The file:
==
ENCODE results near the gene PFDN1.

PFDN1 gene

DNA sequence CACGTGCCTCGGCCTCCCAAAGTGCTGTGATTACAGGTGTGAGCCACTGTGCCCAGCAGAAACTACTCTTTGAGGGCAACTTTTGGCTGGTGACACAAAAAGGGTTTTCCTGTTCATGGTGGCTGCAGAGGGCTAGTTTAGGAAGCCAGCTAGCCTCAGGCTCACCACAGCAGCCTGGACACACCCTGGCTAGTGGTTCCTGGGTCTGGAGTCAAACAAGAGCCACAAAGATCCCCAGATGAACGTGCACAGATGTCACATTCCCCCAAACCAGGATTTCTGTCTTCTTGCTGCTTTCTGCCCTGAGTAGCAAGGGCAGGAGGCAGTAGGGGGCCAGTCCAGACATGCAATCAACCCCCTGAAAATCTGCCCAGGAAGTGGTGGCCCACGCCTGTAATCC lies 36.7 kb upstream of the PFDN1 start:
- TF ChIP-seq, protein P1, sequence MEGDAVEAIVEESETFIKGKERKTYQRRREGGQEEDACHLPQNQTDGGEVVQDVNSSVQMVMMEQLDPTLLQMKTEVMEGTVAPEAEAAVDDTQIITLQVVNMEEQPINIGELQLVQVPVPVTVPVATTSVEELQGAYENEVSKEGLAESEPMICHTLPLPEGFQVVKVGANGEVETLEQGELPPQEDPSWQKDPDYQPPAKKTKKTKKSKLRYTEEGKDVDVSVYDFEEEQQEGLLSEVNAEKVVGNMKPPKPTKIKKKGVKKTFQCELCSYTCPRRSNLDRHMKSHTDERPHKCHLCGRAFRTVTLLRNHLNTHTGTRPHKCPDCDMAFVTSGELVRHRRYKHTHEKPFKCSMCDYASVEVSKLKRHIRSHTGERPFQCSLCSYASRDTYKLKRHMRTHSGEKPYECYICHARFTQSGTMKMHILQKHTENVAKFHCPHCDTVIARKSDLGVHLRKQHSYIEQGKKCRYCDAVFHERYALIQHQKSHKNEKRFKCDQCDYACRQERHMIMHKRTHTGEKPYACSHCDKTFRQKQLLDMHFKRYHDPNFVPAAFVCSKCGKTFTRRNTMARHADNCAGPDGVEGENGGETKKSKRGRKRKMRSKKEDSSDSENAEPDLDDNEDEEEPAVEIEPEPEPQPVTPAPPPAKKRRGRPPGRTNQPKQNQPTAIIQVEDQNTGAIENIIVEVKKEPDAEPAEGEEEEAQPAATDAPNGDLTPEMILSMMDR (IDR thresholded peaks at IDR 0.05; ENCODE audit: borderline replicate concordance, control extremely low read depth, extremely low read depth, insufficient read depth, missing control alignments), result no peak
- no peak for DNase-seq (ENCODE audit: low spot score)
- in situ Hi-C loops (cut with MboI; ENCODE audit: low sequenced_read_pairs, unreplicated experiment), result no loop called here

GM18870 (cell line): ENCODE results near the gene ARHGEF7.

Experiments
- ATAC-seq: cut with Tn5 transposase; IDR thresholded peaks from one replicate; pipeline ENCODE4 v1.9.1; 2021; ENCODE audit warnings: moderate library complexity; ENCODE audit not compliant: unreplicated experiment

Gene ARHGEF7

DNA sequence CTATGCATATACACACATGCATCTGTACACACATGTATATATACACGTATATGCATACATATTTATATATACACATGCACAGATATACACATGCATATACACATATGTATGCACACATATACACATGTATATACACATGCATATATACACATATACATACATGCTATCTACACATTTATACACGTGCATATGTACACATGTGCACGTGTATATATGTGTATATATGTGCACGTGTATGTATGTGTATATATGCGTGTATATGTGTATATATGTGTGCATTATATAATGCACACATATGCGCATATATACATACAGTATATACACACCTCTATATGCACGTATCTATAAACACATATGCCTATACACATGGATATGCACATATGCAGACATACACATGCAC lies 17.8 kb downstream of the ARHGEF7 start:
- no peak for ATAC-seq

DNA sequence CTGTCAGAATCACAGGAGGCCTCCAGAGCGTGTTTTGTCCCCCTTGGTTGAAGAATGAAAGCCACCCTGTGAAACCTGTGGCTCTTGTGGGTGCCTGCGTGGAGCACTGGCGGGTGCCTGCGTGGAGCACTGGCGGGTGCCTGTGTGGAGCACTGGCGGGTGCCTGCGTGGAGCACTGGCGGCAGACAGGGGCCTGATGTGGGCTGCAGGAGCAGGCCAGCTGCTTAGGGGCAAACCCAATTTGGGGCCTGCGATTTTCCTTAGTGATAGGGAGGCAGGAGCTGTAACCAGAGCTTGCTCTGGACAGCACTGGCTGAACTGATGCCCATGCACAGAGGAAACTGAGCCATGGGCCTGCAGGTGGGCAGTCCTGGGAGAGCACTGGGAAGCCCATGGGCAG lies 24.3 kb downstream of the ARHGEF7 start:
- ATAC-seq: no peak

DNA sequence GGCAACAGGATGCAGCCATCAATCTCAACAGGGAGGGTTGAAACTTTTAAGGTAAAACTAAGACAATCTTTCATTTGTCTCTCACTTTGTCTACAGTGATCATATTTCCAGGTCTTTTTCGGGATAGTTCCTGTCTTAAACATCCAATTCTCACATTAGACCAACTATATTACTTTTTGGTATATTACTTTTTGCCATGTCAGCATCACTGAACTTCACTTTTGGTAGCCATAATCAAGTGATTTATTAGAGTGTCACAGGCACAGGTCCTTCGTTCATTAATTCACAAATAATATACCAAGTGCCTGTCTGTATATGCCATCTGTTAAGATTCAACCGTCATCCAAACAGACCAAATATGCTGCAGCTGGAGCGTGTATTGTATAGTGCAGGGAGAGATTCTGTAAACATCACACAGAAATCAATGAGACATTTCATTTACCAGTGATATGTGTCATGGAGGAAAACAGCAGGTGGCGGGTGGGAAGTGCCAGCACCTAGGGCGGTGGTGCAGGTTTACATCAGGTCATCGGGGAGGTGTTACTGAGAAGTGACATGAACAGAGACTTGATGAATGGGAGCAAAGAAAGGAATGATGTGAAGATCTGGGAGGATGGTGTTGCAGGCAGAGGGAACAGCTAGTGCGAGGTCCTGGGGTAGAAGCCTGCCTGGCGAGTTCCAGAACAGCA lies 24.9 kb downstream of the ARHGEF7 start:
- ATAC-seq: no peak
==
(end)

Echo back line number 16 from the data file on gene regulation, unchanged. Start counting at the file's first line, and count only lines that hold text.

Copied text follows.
- ATAC-seq: no peak